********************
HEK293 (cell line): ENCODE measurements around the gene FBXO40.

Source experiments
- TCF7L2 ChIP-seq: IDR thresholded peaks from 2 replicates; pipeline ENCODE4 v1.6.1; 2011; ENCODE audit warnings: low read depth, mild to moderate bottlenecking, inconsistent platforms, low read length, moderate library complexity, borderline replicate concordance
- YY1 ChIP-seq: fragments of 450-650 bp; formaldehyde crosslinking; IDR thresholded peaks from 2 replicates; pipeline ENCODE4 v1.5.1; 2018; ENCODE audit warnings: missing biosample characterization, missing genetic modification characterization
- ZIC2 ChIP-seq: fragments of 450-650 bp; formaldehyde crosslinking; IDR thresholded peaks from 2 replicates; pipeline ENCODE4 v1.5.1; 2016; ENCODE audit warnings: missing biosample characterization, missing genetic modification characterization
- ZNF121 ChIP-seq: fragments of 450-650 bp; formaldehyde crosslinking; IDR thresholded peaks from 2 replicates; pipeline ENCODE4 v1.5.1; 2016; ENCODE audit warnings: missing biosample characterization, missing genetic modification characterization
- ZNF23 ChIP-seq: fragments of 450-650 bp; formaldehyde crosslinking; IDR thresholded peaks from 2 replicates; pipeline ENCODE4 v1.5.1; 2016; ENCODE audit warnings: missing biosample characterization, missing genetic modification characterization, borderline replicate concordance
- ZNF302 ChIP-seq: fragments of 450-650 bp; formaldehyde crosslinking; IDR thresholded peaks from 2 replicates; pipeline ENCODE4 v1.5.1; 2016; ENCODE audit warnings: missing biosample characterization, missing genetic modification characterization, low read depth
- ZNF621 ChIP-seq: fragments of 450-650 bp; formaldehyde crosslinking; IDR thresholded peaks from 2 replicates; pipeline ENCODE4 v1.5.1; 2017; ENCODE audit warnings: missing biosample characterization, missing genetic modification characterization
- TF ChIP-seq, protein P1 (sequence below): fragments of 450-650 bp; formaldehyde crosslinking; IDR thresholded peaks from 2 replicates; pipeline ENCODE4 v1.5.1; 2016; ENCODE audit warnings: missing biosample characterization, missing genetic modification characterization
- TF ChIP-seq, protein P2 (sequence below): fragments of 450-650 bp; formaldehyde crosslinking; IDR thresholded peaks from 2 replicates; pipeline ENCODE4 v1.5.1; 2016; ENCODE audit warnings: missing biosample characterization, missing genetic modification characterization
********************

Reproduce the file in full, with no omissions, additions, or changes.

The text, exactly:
HEK293 (cell line): ENCODE measurements around the gene FBXO40.

Source experiments
- TCF7L2 ChIP-seq: IDR thresholded peaks from 2 replicates; pipeline ENCODE4 v1.6.1; 2011; ENCODE audit warnings: low read depth, mild to moderate bottlenecking, inconsistent platforms, low read length, moderate library complexity, borderline replicate concordance
- YY1 ChIP-seq: fragments of 450-650 bp; formaldehyde crosslinking; IDR thresholded peaks from 2 replicates; pipeline ENCODE4 v1.5.1; 2018; ENCODE audit warnings: missing biosample characterization, missing genetic modification characterization
- ZIC2 ChIP-seq: fragments of 450-650 bp; formaldehyde crosslinking; IDR thresholded peaks from 2 replicates; pipeline ENCODE4 v1.5.1; 2016; ENCODE audit warnings: missing biosample characterization, missing genetic modification characterization
- ZNF121 ChIP-seq: fragments of 450-650 bp; formaldehyde crosslinking; IDR thresholded peaks from 2 replicates; pipeline ENCODE4 v1.5.1; 2016; ENCODE audit warnings: missing biosample characterization, missing genetic modification characterization
- ZNF23 ChIP-seq: fragments of 450-650 bp; formaldehyde crosslinking; IDR thresholded peaks from 2 replicates; pipeline ENCODE4 v1.5.1; 2016; ENCODE audit warnings: missing biosample characterization, missing genetic modification characterization, borderline replicate concordance
- ZNF302 ChIP-seq: fragments of 450-650 bp; formaldehyde crosslinking; IDR thresholded peaks from 2 replicates; pipeline ENCODE4 v1.5.1; 2016; ENCODE audit warnings: missing biosample characterization, missing genetic modification characterization, low read depth
- ZNF621 ChIP-seq: fragments of 450-650 bp; formaldehyde crosslinking; IDR thresholded peaks from 2 replicates; pipeline ENCODE4 v1.5.1; 2017; ENCODE audit warnings: missing biosample characterization, missing genetic modification characterization
- TF ChIP-seq, protein P1 (sequence below): fragments of 450-650 bp; formaldehyde crosslinking; IDR thresholded peaks from 2 replicates; pipeline ENCODE4 v1.5.1; 2016; ENCODE audit warnings: missing biosample characterization, missing genetic modification characterization
- TF ChIP-seq, protein P2 (sequence below): fragments of 450-650 bp; formaldehyde crosslinking; IDR thresholded peaks from 2 replicates; pipeline ENCODE4 v1.5.1; 2016; ENCODE audit warnings: missing biosample characterization, missing genetic modification characterization